8. Increase in food production
With the rate at which the population of the world is growing and food shortage is looming, biodegradable wastes – when recycled – are a great source of fertilizer. These fertilizers are devoid of dangerous chemicals found in most fertilizers available on the market.
This will lead to a higher crop yield that does not contain harmful chemicals. Food production will also increase and mankind will be saved from hunger and famine.
9. They are economically viable
As the focus of the world is shifting towards the protection of the earth, the production of biodegradable materials is becoming the order of the day. Great export exchange value lies in the production of biodegradable materials, which will in turn increase a nation’s GDP.
The Major Disadvantages of Biodegradable Materials
Below are some of the few disadvantages of biodegradable materials that are worth knowing.
1. Chemical contamination
The fear of pesticides and other chemicals used in plant production remains high for all the biodegradable materials produced. Corn starch, for instance, can become contaminated with the pesticides used to prevent pests and parasites from attacking the grains during storage.
These chemicals are harmful to the human system if ingested. The engineering process of ascertaining the absence of harmful chemicals is still not top-notch.
2. Low technological innovation
The lack of technological innovation in the area of production of biodegradable materials is one of the banes. The machines needed for large productions are not available or accessible to all. The few ones used are handmade at home.
In the face of our current realities, there is a need for large production. But the technicalities of machine production make it difficult. The lack of technical know-how on the part of the operators is also a bane.
3. Current high cost of production
Due to the technicalities involved in the production of machines used for the mass production of biodegradable materials, equipment is scarce. And the few ones available are costly.
This high cost discourages many from venturing into their productions. It also results in a hike in price. Hence, discouraging people from buying biodegradable materials, since cheap alternatives are available.
4. Poor channel of waste management
Because of the pseudo-safety feeling, people handle biodegradable wastes poorly. This leads to the wastes getting to the same landfill that other wastes get to. Dangerous gases like methane can also be emitted, which makes them just as dangerous as non-biodegradable materials. Poor waste management makes them dangerous to the environment too.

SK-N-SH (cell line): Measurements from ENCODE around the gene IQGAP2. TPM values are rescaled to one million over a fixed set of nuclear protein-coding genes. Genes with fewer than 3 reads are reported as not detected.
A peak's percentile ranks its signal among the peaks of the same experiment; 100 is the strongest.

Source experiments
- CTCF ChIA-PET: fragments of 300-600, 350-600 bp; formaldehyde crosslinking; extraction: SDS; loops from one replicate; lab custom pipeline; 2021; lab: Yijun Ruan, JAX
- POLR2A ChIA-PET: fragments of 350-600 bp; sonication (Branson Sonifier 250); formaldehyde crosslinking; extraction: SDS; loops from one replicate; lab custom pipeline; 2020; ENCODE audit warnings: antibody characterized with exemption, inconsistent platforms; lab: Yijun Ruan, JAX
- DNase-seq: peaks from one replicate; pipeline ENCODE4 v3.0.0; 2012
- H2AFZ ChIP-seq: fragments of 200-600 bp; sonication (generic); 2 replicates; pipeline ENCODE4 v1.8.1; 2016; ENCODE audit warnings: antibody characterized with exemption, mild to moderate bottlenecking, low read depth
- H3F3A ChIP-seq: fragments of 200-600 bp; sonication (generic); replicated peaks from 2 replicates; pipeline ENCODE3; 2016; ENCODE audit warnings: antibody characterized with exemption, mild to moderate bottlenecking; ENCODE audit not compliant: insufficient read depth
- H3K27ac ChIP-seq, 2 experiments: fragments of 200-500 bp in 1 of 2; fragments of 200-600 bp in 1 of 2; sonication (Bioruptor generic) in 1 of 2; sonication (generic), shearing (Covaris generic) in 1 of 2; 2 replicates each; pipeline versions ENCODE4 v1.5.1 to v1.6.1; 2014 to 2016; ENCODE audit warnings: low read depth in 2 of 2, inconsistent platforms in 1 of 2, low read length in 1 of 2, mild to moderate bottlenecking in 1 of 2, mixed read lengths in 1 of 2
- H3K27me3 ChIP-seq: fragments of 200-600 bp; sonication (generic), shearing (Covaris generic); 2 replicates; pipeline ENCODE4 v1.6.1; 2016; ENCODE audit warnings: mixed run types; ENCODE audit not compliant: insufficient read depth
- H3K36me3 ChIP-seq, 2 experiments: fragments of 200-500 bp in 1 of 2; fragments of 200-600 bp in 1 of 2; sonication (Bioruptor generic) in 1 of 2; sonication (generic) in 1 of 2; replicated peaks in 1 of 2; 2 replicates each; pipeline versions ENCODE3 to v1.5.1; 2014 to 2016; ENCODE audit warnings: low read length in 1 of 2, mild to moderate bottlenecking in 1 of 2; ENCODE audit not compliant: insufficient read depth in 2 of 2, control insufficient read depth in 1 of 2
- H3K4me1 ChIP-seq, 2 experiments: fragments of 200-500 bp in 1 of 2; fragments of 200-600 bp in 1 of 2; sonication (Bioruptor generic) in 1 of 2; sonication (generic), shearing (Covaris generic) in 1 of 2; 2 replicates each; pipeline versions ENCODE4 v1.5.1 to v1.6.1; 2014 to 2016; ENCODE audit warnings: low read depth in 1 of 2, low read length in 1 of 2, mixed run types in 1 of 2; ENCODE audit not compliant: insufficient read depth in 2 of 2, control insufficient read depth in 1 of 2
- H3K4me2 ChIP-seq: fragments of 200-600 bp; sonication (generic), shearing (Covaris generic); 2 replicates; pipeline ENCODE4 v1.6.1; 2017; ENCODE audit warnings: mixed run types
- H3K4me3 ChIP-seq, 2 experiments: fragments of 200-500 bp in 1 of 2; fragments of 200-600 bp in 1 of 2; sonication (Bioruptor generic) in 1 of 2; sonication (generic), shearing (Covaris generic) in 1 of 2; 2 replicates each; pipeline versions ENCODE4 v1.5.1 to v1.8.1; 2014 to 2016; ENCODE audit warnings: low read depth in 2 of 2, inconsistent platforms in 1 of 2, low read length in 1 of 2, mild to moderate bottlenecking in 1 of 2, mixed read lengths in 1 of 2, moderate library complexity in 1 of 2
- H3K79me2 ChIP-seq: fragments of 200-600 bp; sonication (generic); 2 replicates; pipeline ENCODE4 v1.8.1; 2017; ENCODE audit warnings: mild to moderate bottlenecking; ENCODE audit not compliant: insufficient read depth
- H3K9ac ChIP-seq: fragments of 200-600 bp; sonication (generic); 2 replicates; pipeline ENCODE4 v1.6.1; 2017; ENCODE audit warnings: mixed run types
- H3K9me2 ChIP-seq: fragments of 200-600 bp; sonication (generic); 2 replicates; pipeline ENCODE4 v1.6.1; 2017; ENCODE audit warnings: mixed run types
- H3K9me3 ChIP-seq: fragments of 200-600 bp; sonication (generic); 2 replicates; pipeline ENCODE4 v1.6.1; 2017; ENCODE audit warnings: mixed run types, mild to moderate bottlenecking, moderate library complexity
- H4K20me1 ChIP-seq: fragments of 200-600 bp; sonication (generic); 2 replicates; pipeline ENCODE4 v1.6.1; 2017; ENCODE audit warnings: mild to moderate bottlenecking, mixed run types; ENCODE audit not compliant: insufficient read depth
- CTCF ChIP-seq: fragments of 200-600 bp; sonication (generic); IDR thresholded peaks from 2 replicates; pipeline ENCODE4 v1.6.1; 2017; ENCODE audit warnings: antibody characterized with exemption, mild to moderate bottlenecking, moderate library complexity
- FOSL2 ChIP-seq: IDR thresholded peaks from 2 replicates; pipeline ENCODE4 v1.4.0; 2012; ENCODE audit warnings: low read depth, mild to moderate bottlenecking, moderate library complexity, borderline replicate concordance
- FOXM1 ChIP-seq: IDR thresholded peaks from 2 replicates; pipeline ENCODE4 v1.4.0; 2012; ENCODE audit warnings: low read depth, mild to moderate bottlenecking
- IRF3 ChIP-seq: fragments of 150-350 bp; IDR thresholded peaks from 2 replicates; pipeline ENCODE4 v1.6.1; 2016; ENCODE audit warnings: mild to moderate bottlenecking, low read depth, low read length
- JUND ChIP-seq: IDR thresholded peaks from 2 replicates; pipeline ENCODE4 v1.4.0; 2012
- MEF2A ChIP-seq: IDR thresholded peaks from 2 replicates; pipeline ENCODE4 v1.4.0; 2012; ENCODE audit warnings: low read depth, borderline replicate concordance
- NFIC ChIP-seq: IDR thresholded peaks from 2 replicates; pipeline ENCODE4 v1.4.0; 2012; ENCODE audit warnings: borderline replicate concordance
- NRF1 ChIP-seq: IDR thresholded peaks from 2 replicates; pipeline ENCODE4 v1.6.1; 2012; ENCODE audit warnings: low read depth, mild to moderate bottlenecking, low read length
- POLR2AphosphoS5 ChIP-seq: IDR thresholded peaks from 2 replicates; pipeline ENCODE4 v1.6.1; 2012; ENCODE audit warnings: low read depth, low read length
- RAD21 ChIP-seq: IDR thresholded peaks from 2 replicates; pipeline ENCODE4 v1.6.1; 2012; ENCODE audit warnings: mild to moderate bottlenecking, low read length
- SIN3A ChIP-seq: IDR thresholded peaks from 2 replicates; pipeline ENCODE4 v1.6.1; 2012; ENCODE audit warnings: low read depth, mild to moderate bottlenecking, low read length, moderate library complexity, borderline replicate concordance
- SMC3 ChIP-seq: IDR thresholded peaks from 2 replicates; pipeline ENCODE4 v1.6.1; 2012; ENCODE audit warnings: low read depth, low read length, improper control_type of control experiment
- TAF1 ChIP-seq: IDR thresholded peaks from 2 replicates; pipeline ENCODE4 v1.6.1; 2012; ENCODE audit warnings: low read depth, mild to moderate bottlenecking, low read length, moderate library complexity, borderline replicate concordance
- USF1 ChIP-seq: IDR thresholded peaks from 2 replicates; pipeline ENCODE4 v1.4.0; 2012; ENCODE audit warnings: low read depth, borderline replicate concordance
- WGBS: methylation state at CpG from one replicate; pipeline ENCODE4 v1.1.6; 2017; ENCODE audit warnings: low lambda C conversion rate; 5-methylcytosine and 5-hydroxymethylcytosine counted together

5. They serve as breeding grounds for disease vectors
A trip to waste sites where biodegradable material wastes are dumped indiscriminately will show you a large number of mosquitoes, flies, and other disease vectors that have chosen them as breeding grounds. Biodegradable waste materials are dangerous to humans when they are breeding grounds for disease-causing organisms.
6. Dangerous to ocean life
The ocean is not hot enough to activate decomposition in some of the biodegradable materials. Examples are biodegradable plastic. Once the wastes find their way into the ocean, they continue to float about or get broken into tiny bits, thereby causing a great problem for aquatic lives. This danger is real and calls for proper attention.
7. May lead to food scarcity
It is no longer news that there is a food shortage globally. Food substances like corn and soybeans are chiefly used in the production of biodegradable materials. The production of these materials for electrical appliances, home devices, and others will lead to food shortages.
This calls for concern as to whether we are ripe for such productions in the face of hunger looming on some and ravaging the rest.
8. Large quantity of greenhouse gas emission
Wastes from biodegradable materials found in landfills were discovered to actively emit greenhouse gases like methane rapidly. This rapid emission is dangerous to the environment because of the lack of ability to collect and store them properly.
However, a greater danger looms with a large number of dangerous gas emissions when the world goes into full-scale production of biodegradable materials.
The advocacy for the world to reduce the use of plastic and other non-biodegradable materials led everyone to start thinking about renewable energy. Biodegradable materials have proven to be able to lead the world on course to take the right step at the right time. They are readily available.
Biodegradable materials can be engineered to last longer and serve all the purposes that non-biodegradable materials serve.
More so, they are the means of saving the earth from greenhouse gas emission effects if handled properly. However, the lack of equipment and technical know-how for production, supply channel for finished products, and proper disposal of wastes generated are the root causes of their disadvantages as discussed.